30. The 12 true foxes are the Red fox, Fennec fox, Pale fox, Cape fox, Ruppell's fox, Tibetan sand fox, Arctic fox, Bengal fox, Blanford’s fox, Corsac fox, Kit fox and the Swift fox.

31. The most common fox is the red fox of which there are more than 280 types in the Carnivora order.

32. Red foxes are listed in the top 100 most invasive species in the world and you can even find them in Australia.

33. The Fennec fox is the smallest fox and weighs less than three pounds. They are one of the cutest foxes and are around the same size as a kitten, but with very big ears. The ears help them hear prey and even release body heat. They also have fur covered paws that work almost like shoes, so they can walk on the hot sand.

34. Arctic foxes don't get cold until it reaches -94°F. Arctic foxes are found across the arctic, including Europe, Asia, North America, Greenland, and Iceland. The white coat of the arctic fox helps protect them against predators as they can blend in with the snow. Their coats also change with the seasons, becoming brown so they can hide in rocks without being seen.

35. Bat-eared foxes are also famous for their big, five inch long ears. Like the Fennec fox, they are used to help them find insects, just like bats. Their official name is Otocyon megalotis and in Greek, this translates to "dog with big ears".

36. Charles Darwin found a fox in South America and named it Darwin's fox. These gray foxes are now an endangered species and can only be found in two places in Chile. The biggest threats to these foxes are domestic dogs carrying diseases.

37. The Sierra Nevada red fox (also known as the cross fox), is the rarest fox in the world and is close to extinction. It is believed that there are only about 50 left across North America, as the majority were hunted for their bright orange and black coats.

38. The black fox (also known as the silver fox) is a form of red fox, even though they have gray fur!

Where Do Foxes Live And What Do They Eat?

From wild foxes living in forests to foxes that might be living in your own neighborhood, this is all the information you need to know about fox habitats and fox diets.

39. Fox habitats are called 'dens' or 'earths'.

40. Foxes usually build their dens in forests by digging underground burrows that they can live in and that provide a cool space to sleep.

41. In urban areas, dens are usually found in bushes or under sheds and sometimes even under tree roots and railway embankments.

42. Unlike many animals, foxes are one of few animals that easily adapt to human impacts on their environment.

43. Foxes can be found in most of the Northern Hemisphere, all the way from North America to Europe, and Asia. The highest northern point you will find foxes at is the Arctic circle, and the lowest southern points are the Eurasian Steppes, Central America and North Africa.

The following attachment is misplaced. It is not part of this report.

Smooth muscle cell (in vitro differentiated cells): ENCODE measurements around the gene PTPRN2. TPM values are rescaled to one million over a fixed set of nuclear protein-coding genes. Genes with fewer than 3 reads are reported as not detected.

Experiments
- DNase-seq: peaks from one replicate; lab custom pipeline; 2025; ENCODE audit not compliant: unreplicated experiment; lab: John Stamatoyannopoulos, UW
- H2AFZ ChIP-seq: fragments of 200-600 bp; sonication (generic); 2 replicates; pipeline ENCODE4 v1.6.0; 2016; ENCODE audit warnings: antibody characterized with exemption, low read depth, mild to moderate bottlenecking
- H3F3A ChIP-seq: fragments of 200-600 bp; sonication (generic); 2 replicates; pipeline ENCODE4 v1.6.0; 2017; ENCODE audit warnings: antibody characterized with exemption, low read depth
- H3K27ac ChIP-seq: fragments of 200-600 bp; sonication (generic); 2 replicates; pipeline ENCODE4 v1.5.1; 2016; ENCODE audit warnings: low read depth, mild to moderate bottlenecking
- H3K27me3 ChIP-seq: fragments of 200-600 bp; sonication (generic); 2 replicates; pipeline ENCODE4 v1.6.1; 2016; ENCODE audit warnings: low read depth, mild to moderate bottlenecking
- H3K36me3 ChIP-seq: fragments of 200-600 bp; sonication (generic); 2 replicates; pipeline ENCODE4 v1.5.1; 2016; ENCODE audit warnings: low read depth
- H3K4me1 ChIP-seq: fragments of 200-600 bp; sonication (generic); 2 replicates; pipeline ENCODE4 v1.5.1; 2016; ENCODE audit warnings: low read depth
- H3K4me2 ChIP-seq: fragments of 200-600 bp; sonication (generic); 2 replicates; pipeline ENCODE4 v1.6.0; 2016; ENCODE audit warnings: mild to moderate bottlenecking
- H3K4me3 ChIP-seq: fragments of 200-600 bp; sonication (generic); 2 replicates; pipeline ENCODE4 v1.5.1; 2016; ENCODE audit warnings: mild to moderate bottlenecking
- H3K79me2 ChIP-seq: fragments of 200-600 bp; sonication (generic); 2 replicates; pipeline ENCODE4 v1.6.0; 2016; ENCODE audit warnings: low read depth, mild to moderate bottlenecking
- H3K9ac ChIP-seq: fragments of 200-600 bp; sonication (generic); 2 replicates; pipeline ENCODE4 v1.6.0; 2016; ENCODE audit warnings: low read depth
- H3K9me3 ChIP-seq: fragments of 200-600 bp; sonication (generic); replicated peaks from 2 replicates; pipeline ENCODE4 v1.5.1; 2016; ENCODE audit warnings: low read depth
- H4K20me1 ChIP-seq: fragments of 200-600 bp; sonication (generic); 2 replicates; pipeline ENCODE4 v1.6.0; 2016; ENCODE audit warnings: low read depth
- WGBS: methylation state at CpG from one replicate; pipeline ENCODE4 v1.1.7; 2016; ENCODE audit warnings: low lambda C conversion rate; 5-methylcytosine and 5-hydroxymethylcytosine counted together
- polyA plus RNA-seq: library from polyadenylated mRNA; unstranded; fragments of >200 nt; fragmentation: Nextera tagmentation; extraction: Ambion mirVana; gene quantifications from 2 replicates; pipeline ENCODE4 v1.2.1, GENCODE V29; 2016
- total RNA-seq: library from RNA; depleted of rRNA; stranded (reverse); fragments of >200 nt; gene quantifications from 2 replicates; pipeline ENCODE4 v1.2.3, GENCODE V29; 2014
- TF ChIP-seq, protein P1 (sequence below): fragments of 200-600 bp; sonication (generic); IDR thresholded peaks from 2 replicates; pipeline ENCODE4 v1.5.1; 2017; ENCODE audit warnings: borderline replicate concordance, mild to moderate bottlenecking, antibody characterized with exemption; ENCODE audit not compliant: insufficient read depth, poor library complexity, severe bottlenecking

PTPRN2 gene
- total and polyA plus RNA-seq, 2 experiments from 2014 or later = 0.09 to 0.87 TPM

44. Canids (foxes, dogs, wolves and jackals) are usually carnivores, but they can also adapt to whatever their surroundings provide to them. Most of a fox's diet is made up of meat, but they do eat other foods too. This is why foxes are able to survive all the way from deserts to the arctic.

47. Foxes hunt the same way cats do, by following their prey and pouncing on them.

45. While foxes are classified in the Carnivora order, they aren't actually carnivores. Foxes are omnivores, meaning they eat meat and plants.

46. Foxes adapt quite well to their surroundings and will eat pretty much anything. From worms, berries and rabbits, spiders, lizards, rats and anything else you serve them up; foxes will dig into anything! Foxes also hide food in their dens so they can snack on it later.

What Do Foxes Represent In Culture?

Foxes are seen throughout different cultures across the globe. In fairy tales and films, they represent many different things.

Foxes have made many features in pop culture, including The Little Prince and 'Fantastic Mr Fox

51. Foxes are part of many cultural tales, for example there is a nine-tail fox in Aesop's 'The Fox And The Crow'. In Finland, it was believed that the Northern lights were made by foxes running their tails through the snow and flicking it into the sky. This is where the phrase "fox fires" comes from.

48. 'The Little Prince' is one of the most well known stories that features a fox. In this story, the fox teaches the Little Prince many valuable lessons.

49. Other fox adaptations for kids include 'Fantastic Mr Fox', 'Zootopia', 'The Fox And The Hound' and Disney's 'Robin Hood'.

50. Foxes have a reputation of being very cunning, which we see in phrases like "sly as a fox."

51. The most famous song about a fox is 'What Does the Fox Say?' by Ylvis.

52. There is a constellation called Vulpecula which translates to "little fox".

Here at Kidadl, we have carefully created lots of interesting family-friendly facts for everyone to enjoy! If you liked our suggestions for fox facts, then why not take a look at these Bulldogs Facts, or red squirrel facts too?